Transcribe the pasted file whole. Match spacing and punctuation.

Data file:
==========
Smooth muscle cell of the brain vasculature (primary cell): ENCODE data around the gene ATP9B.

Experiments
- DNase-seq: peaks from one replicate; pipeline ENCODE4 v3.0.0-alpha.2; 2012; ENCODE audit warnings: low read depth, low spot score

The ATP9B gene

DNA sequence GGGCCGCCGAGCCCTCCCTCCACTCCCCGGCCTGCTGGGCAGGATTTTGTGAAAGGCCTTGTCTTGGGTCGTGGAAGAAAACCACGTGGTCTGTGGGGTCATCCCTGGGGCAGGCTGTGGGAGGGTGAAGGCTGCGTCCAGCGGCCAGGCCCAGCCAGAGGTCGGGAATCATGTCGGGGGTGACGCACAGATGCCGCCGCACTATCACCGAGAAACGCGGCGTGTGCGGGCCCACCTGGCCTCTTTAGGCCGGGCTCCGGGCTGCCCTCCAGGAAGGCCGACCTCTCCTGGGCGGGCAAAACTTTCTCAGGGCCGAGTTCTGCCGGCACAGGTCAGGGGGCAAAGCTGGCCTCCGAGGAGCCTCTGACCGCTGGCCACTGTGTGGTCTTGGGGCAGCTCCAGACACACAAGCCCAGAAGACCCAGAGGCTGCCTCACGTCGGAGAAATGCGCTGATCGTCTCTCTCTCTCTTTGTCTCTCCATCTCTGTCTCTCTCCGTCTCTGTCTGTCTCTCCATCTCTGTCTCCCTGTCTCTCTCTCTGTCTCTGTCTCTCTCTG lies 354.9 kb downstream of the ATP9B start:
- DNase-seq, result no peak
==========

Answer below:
Smooth muscle cell of the brain vasculature (primary cell): ENCODE data around the gene ATP9B.

Experiments
- DNase-seq: peaks from one replicate; pipeline ENCODE4 v3.0.0-alpha.2; 2012; ENCODE audit warnings: low read depth, low spot score

The ATP9B gene

DNA sequence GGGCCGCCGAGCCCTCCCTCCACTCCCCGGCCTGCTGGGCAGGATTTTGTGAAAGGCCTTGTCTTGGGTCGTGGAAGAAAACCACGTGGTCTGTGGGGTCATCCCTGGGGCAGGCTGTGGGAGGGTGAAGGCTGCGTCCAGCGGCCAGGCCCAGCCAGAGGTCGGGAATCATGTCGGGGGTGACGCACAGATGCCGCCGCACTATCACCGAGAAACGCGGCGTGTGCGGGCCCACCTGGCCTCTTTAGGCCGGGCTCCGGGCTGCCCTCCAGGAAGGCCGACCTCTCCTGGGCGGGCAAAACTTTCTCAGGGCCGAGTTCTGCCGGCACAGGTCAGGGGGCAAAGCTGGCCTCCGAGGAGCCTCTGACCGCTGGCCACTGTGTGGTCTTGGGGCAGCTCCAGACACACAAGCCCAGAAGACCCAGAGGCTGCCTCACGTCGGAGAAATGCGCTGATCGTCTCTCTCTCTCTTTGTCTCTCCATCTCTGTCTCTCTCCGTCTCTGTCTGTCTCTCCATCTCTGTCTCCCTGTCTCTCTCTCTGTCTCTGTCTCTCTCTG lies 354.9 kb downstream of the ATP9B start:
- DNase-seq, result no peak